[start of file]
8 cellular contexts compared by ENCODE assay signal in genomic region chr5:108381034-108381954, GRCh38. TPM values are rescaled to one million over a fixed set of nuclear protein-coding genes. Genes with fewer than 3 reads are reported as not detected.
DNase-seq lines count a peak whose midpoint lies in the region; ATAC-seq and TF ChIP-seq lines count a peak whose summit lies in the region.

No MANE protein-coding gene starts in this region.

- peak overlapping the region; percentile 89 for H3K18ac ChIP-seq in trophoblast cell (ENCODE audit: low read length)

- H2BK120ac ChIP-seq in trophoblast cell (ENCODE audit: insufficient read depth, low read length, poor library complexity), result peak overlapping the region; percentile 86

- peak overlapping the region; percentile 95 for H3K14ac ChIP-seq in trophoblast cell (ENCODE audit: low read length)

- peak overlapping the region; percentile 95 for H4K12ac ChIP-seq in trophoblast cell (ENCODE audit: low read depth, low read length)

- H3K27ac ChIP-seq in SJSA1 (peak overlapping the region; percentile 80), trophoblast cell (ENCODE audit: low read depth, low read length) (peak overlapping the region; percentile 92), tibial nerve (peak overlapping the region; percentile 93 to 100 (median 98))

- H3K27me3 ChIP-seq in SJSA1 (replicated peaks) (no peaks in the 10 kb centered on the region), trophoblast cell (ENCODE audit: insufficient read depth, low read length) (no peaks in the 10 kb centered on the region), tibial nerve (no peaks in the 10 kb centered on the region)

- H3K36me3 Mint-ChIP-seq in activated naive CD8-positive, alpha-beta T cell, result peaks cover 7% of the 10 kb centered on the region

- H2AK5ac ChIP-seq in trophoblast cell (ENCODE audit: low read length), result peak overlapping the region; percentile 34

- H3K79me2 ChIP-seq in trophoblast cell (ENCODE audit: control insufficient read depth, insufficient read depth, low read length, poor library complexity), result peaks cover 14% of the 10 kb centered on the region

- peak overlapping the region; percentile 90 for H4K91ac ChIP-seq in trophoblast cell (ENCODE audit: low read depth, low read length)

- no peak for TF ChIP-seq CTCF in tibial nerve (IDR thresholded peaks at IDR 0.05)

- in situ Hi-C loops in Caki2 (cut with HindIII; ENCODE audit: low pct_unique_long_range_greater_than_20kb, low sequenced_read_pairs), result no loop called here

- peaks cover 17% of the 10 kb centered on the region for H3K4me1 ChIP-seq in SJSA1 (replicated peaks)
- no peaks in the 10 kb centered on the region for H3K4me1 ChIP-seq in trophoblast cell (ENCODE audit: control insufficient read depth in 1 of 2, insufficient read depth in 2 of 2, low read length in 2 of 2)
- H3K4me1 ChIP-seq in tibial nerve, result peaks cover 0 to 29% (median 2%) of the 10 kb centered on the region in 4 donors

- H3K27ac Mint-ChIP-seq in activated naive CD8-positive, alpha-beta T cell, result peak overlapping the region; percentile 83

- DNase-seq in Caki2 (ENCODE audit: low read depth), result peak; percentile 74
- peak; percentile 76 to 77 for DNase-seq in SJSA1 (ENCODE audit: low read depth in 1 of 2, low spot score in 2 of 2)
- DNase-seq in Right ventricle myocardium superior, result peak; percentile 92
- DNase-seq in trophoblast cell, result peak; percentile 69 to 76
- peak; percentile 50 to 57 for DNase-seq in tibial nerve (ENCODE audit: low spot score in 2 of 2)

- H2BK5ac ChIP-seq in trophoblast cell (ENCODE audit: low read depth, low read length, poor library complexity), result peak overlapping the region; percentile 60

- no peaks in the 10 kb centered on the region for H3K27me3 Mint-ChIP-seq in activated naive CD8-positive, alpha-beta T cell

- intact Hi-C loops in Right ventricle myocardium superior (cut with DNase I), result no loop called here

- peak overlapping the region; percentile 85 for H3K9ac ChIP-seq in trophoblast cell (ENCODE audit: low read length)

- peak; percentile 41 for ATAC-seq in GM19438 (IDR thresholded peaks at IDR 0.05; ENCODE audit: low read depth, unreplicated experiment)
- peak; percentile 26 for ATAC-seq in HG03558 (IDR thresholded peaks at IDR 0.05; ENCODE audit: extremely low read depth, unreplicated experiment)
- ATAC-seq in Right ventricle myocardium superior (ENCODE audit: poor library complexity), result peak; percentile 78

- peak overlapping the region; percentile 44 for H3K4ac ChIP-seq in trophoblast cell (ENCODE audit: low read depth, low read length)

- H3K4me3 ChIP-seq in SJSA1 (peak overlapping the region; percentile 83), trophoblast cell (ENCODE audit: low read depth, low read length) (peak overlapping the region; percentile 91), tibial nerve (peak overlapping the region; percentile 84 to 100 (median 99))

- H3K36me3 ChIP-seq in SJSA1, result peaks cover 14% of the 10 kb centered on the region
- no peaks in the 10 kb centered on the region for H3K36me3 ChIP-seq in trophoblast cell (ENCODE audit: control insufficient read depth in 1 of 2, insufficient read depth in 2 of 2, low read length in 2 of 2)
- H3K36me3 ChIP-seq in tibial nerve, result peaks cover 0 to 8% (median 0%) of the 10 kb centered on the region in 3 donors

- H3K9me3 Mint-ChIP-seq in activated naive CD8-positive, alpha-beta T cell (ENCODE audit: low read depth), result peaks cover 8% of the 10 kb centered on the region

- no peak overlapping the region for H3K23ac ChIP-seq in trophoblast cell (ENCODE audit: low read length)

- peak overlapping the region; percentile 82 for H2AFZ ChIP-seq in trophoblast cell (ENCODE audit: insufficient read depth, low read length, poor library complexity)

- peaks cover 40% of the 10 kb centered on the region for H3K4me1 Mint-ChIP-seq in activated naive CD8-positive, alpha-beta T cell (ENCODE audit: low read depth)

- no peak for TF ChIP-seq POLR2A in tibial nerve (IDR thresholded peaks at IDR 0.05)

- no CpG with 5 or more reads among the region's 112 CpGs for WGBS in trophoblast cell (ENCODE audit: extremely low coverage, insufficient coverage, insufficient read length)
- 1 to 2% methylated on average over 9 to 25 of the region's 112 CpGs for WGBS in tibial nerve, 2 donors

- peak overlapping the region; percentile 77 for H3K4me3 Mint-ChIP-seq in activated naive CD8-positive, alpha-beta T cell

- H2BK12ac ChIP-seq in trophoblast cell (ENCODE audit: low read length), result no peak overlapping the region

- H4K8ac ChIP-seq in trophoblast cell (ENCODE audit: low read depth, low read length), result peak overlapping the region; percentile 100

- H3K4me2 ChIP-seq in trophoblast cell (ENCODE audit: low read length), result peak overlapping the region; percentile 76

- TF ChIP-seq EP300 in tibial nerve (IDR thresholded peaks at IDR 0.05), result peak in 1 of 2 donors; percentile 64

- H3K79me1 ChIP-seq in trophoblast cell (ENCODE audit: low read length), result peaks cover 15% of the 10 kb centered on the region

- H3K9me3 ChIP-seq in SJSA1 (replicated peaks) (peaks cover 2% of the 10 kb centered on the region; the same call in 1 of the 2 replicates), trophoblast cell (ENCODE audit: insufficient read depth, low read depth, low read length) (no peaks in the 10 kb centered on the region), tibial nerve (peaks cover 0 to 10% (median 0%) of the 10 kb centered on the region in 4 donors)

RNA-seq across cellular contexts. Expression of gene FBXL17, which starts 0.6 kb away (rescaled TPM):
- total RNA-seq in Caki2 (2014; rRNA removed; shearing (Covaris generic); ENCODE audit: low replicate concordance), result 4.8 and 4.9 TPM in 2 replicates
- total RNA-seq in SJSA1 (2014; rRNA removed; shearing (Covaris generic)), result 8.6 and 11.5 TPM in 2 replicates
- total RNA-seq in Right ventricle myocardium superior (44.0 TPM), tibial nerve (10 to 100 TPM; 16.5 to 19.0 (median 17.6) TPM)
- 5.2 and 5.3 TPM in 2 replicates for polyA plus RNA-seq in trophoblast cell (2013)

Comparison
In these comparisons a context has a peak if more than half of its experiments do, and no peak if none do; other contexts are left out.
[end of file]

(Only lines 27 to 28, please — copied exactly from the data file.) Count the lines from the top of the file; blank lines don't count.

- intact Hi-C loops in Right ventricle myocardium superior (cut with DNase I), result no loop called here

- peak overlapping the region; percentile 85 for H3K9ac ChIP-seq in trophoblast cell (ENCODE audit: low read length)